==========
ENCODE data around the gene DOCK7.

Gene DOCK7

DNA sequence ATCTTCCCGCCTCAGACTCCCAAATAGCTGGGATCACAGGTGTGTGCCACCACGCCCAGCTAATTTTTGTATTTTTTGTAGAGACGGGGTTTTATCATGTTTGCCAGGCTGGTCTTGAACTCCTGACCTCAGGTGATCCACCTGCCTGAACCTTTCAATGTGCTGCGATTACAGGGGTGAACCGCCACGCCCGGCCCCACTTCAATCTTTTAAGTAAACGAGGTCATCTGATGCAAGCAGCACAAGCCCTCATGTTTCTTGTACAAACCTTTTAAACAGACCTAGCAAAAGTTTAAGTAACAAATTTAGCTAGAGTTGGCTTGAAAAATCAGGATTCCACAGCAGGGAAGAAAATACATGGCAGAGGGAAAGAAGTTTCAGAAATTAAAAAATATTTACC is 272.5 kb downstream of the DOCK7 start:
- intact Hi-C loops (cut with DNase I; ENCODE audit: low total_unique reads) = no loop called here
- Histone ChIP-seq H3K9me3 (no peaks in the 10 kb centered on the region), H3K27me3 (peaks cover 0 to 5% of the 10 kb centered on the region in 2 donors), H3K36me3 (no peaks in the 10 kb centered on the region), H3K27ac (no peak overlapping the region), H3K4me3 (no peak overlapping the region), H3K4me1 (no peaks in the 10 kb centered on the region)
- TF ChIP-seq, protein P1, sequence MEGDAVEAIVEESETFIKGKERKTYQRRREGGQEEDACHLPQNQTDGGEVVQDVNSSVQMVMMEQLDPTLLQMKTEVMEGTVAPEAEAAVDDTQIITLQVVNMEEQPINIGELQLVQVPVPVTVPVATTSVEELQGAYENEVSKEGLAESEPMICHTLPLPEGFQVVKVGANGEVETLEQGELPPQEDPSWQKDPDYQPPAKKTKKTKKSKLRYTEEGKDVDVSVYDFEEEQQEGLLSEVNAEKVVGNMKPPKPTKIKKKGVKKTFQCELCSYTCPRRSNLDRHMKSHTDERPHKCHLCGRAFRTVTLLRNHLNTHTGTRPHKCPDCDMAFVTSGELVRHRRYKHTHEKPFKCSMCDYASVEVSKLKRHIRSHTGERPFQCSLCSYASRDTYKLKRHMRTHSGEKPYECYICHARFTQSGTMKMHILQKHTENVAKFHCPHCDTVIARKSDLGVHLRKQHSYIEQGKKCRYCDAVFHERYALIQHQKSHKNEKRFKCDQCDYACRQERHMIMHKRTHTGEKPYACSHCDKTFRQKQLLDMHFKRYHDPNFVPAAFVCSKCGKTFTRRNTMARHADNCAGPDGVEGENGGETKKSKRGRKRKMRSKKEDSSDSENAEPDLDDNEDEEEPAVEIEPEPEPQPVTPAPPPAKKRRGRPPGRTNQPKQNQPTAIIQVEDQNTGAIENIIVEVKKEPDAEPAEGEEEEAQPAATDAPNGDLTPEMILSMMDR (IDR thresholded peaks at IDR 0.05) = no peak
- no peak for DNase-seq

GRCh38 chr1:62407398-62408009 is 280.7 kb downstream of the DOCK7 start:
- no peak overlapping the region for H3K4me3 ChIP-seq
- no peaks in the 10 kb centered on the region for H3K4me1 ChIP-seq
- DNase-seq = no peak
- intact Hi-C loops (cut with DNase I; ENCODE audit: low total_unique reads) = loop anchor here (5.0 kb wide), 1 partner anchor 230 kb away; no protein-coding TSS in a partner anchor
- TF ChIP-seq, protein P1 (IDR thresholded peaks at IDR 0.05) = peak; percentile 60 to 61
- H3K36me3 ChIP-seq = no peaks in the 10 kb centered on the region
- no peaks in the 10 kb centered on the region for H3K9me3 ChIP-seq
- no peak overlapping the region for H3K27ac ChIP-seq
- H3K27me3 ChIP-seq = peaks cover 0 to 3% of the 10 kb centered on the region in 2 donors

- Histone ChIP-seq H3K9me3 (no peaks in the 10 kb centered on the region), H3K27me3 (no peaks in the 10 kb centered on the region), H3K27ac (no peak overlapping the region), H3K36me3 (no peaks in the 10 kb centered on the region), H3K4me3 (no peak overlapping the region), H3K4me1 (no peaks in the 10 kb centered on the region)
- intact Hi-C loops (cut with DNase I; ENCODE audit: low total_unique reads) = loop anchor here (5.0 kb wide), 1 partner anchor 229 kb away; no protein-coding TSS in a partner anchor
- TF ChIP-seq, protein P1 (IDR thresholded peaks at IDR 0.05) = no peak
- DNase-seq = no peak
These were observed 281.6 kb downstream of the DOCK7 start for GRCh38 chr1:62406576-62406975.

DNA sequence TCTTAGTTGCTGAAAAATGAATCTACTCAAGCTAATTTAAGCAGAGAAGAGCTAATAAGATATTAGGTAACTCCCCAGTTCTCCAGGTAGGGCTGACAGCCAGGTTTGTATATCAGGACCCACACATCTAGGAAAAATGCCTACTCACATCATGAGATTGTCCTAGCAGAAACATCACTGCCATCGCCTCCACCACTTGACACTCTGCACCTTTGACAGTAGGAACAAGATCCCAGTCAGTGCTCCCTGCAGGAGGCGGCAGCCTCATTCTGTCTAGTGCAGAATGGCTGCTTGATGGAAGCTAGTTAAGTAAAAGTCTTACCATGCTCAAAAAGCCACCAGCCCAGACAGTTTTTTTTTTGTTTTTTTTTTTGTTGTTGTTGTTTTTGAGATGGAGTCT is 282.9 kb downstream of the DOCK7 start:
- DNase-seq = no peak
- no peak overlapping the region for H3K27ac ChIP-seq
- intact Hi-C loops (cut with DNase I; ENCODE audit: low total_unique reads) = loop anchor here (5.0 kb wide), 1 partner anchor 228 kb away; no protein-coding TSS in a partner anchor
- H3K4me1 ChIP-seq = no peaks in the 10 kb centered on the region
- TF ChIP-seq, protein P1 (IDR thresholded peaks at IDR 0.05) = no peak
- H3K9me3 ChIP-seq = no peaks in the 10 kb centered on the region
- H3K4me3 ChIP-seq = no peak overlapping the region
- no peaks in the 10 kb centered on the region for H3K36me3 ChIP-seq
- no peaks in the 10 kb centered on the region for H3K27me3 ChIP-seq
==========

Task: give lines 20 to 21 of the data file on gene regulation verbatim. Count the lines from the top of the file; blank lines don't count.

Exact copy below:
- TF ChIP-seq, protein P1 (IDR thresholded peaks at IDR 0.05) = no peak
- DNase-seq = no peak